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ECG Challenge: Grouped Beating - Double Tachycardia - ANSWER

Dawn's picture
Tue, 02/03/2015 - 19:06 -- Dawn

This series of strips was donated by Arnel Carmona, and was taken from a patient admitted to the hospital for a urinary tract infection.  No other history is known.   On close examination of this rhythm what do we see?

Strip 1:   Narrow-complex tachycardia with NO apparent P waves.

Strip 2:   Some irregularity, with long regular groups and still NO P waves.

Strips 3 & 4:  Grouped beating.

Strip 5:   A narrow-complex rhythm that is approximately ½ the rate of Strip 1. 

When grouped beating is seen, one should always suspect Wenckebach conduction.  Wenckebach conduction (progressively longer conduction times through the A-V conduction system) can occur in rhythyms other than sinus rhythm.  Without P waves and PR intervals, GROUPED BEATING is our major clue to Wenckebach conduction. 

This patient has an underlying atrial fibrillation – hence no P waves.  Fine fibrillatory waves can be seen, but artifact can cause the same appearance.  So, why is there no irregular irregularity?  There is another rhythm at work here along with the atrial fibrillation.  Junctional tachycardia is seen in Strip 1.  When two tachycardias coexist, one from above the AV junction, and one from below, the rhythm can be called a “double tachycardia”.  This particular combination often happens in patients with digitalis toxicity. 

In some cases, a complete heart block at the level of the atrial conduction fibers or the AV node causes  two rhythms to operate independently.  Any supraventricular rhythm, including atrial fib, can occur with a complete heart block, in which case we would see an “escape” rhythm.  Escape rhythms are usually slow, either idiojunctional (40-60 bpm) or idioventricular (< 40 bpm).  

 Let’s look at each of the strips in detail.  We will begin with the hypothesis that this is atrial fibrillation with concurrent junctional tachycardia at around 150 bpm.  I will include laddergrams to illustrate my view of what is happening.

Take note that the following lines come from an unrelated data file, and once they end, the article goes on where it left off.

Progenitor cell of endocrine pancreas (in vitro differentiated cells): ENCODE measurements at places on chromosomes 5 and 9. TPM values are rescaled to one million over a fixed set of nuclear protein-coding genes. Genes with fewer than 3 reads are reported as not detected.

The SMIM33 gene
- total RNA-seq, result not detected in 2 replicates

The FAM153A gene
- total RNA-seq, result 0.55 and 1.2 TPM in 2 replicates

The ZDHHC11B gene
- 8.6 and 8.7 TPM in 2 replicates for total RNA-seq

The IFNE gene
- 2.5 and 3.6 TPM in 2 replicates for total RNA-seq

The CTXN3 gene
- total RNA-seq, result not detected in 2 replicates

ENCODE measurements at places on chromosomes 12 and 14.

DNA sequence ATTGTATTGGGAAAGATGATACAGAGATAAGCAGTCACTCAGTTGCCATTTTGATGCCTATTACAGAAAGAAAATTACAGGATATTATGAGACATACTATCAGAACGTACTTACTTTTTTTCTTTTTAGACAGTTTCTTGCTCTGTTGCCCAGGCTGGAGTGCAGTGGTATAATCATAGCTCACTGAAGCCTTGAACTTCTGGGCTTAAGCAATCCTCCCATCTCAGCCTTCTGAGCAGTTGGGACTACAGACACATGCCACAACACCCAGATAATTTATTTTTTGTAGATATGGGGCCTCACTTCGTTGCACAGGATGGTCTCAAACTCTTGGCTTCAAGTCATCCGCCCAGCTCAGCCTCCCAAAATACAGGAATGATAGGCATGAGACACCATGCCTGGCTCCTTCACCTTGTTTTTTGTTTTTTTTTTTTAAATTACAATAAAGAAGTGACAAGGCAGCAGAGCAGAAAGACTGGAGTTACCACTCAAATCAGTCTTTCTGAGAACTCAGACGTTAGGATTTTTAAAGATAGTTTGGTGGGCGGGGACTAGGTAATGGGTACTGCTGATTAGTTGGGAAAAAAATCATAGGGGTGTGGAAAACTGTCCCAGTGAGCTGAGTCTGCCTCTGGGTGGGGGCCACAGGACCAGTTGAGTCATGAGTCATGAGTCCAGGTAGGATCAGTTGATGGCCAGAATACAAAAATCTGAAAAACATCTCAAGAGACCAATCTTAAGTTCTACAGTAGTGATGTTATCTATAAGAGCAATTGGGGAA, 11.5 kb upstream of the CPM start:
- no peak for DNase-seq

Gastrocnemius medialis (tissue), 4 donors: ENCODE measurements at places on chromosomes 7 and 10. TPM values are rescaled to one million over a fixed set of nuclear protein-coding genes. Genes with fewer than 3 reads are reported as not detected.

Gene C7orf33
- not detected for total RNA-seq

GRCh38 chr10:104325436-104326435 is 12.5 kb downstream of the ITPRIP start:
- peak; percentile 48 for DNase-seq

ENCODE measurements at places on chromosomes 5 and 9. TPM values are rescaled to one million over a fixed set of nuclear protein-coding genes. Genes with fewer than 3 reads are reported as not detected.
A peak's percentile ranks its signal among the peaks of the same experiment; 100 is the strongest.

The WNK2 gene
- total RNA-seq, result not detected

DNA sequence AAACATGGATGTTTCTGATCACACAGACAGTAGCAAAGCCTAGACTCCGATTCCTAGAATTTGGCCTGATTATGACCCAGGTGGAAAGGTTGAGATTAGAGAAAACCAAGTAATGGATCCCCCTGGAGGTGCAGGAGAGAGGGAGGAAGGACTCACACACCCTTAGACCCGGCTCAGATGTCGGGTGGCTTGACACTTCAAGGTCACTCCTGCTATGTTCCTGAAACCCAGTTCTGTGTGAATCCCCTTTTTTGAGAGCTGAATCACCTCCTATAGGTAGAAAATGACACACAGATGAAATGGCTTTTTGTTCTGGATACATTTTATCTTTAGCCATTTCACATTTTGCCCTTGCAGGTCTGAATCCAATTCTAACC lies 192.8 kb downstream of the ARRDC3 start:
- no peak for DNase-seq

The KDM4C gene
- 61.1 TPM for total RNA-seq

Strip 1 :                Junctional tachycardia at around 148-150/min.  Differential diagnosis would include sinus tach with 1st degree AV block, but we have no evidence in this strip of P waves in the T waves. There is presumably an entrance block to the AV node, preventing retrograde P waves from the AV junction from entering the atria.

Strip 2:                 In this strip, I feel less confident of my hypothesis, but have been able to construct a laddergram that is consistent with a fib and junctional tach with Wenckebach exit block.     I would, as always, welcome input.

Strip 3:                 Now, the grouped beating is very evident.  I have mapped out on the laddergram where the beats originate in the AV junction, and where they become a QRS.  You can see progressive prolongation in these impulses traveling to the ventricles.   There are no P waves because of the atrial fib and the block preventing junctional beats from traveling backward into the atria.

Strip 4:                 The group beating has taken the form of couplets.  The rhythm looks like sinus with PACs, but WAIT …… no P waves, remember?

Strip 5:                 Now, the junctional beats are conducting 2:1, and the rate is half what it was in Strip 1, when conduction was 1:1.

These links may be helpful to you.  Discussion of double tachycardia with a fib and junctional tach in EP Europace.  Discussion of atrial fib and Wenckebach in digitalis toxicity by Dr. Ken Grauer.  Original posting of strips on Arnel Carmona's website, ECG Rhythms.  These strips are the property of Arnel Carmona and should be used only in an educational context.  For any other use, contact [email protected]